The Poetics of Metadata (proposals due October 10, 2010; STS conference March 16-18, 2011

Sunday, August 29, 2010 - 10:44pm
Paul Benzon / Society for Textual Scholarship

Recent critical trends in media studies have emphasized various aspects of and approaches to the materiality of technology and media information, with methodologies including digital forensics, platform studies, and critical code studies offering both a deep interest in the close reading of technology and a jumping-off point towards multiple larger literary, cultural, and philosophical questions. This panel seeks to build upon and extend those methodologies by focusing in particular on metadata—data about data—as a category of inquiry. How does metadata relate to data in discursive, informational, and ontological terms? How and to what extent does metadata inform the materiality of technology?

Film Theory Area

Sunday, August 29, 2010 - 5:46pm
2011 PCA/ACA & Southwest/Texas Popular Culture and American Culture Associations

Call for Papers: Film Theory Area
2011 PCA/ACA & Southwest/Texas Popular Culture
and American Culture Associations

Joint Conference: April 20-23, 2011, San Antonio, TX
Proposal submission deadline: December 15, 2010
Conference hotel: Marriott Rivercenter San Antonio
101 Bowie Street
San Antonio, Texas 78205 USA
Phone: 1-210-223-1000

Proposals are now being sought for review in the Film Theory Area. Review begins immediately and continues until December 15, 2010. Listed below are some suggestions for possible presentations, but topics not included here are also welcome:

[UPDATE] Redeeming Modernity: Economy, Religion, and Literature in Modern America. NeMLA (Abstact deadline 9/30/10)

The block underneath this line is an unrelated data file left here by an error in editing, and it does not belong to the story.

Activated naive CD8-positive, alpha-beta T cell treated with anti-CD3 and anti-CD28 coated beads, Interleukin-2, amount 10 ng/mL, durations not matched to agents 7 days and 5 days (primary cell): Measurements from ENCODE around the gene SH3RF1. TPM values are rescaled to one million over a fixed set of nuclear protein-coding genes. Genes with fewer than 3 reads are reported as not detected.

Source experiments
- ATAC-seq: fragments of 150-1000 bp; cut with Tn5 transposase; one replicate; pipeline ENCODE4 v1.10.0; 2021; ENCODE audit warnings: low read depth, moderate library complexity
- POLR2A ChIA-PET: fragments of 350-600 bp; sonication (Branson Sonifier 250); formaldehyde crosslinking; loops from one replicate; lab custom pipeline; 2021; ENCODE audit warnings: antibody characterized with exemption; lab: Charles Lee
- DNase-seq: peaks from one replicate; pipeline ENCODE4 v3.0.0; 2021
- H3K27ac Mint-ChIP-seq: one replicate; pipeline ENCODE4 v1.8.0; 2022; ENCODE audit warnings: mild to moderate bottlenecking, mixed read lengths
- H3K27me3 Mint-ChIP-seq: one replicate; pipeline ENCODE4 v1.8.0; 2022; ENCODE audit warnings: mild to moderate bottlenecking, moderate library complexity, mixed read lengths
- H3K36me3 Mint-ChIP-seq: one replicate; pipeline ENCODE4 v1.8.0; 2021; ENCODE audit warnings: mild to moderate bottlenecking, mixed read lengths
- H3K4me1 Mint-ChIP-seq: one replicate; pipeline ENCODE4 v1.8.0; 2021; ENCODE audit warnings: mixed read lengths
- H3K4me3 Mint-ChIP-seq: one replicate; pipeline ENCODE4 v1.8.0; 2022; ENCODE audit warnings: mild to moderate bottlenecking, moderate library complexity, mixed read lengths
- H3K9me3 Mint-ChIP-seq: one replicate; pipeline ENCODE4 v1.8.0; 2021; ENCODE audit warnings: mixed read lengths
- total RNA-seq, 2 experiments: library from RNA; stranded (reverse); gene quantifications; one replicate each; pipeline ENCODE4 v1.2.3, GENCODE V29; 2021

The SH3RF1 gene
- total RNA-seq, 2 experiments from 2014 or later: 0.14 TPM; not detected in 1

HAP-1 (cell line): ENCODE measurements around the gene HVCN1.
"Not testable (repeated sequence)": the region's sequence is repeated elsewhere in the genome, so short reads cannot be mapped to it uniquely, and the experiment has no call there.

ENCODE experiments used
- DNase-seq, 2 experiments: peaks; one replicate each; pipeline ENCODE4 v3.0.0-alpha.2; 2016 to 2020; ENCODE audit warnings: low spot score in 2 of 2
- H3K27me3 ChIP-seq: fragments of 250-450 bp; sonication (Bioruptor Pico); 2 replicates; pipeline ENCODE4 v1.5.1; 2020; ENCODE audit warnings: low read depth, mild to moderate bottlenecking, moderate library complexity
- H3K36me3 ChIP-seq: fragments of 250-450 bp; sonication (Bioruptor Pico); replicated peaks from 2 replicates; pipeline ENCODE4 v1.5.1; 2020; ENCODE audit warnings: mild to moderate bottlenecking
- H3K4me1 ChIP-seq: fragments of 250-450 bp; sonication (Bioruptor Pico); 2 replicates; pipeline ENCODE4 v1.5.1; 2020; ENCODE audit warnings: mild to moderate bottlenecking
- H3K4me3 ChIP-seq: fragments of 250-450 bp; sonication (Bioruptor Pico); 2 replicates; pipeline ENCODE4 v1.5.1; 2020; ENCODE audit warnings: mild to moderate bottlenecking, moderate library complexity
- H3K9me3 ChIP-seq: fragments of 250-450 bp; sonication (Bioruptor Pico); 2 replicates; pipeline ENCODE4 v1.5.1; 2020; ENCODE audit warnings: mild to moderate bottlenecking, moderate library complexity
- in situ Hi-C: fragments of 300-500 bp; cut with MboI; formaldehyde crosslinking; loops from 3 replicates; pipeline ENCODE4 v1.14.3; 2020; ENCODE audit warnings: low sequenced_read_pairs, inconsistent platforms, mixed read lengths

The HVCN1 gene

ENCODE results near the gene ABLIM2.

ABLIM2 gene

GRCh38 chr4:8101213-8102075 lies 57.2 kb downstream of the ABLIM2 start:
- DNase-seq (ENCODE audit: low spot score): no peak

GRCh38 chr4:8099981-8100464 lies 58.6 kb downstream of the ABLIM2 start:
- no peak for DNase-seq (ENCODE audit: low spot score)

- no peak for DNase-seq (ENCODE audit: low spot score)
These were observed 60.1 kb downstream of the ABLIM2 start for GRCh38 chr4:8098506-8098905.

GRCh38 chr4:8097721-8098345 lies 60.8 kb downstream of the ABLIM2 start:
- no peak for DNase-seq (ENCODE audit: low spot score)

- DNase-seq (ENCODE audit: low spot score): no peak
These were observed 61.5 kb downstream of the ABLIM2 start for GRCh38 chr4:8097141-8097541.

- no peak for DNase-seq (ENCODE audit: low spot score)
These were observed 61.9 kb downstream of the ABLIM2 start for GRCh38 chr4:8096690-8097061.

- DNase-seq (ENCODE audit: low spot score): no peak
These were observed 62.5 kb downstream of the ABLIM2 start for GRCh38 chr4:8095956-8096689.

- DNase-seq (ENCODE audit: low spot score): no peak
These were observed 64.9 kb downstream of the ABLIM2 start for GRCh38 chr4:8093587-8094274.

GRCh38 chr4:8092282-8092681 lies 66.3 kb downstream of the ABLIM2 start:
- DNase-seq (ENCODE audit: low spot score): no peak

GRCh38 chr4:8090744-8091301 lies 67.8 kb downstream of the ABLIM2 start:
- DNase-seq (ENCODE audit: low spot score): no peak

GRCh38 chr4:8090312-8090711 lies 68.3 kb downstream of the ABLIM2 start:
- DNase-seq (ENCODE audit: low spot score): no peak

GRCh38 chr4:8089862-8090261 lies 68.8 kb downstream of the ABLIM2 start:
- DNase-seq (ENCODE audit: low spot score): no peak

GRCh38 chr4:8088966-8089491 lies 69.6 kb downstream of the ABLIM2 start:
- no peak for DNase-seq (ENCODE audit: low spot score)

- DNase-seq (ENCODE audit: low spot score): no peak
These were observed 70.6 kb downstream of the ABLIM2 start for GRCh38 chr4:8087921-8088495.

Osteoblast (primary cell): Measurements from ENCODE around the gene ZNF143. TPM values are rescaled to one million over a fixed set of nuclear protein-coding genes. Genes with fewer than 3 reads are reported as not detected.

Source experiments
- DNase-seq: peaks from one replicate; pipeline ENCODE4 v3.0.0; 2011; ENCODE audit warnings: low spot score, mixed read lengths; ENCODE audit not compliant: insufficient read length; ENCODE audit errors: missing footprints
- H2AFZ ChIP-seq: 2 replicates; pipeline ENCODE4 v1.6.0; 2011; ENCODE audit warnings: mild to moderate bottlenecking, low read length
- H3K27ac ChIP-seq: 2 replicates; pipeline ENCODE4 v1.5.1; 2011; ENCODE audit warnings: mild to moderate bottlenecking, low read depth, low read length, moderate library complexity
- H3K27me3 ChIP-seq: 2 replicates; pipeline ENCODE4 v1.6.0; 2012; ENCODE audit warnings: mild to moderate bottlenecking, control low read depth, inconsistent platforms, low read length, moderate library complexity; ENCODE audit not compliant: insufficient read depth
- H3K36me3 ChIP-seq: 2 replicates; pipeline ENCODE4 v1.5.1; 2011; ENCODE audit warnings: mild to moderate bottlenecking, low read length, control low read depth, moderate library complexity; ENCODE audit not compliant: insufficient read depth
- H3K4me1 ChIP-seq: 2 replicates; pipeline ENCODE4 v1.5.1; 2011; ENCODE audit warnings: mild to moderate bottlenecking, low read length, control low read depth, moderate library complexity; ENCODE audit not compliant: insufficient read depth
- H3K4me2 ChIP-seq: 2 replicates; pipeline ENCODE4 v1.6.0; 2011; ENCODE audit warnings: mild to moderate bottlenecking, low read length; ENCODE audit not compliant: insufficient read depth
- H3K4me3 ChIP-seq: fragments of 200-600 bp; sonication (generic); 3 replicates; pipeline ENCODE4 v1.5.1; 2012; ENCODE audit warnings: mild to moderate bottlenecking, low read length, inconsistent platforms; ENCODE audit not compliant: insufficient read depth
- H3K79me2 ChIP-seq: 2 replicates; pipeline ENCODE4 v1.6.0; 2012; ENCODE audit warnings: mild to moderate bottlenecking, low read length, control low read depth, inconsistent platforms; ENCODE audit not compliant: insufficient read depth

Sunday, August 29, 2010 - 5:16pm
Andrew Ball, Purdue University

42nd Annual Convention, Northeast Modern Language Association
April 7-10, 2011
Rutgers University
New Brunswick, NJ

The received wisdom tells us that the modernization of American culture and society was contingent upon its secularization. And yet, when we look to both canonical works of American modernism and to contributions to the "cultural front," we find an abiding concern for the religious that troubles this dominant narrative. This panel seeks to reexamine the multivalent modernist concern for the religious in order to reassess its place in early 20th century American literature and culture, to analyze the myth of the 'secular age,' and to determine the place of religion in the conflict between capital and labor.

Contemporary Women's Novels: The Changing Story? (NeMLA 2011 4/7-4/11) New Brunswick, NJ: Abstracts due Sept. 30

Sunday, August 29, 2010 - 2:40pm
Karen E. Waldron, College of the Atlantic

To what extent can contemporary fiction by women and about women from different cultures can be brought together coherently for discussion? What has happened to such fiction as women's political and social conditions have been challenged? This session will investigate how women's fictional plotting has changed with globalization and what that contributes to the comparability/incomparability of these works. Email 300-500 word abstracts about recent women's novels in a comparative / world literature teaching context to
Chair: Karen E. Waldron
Areas: Women's and Gender Studies; World Literatures (non-European Languages)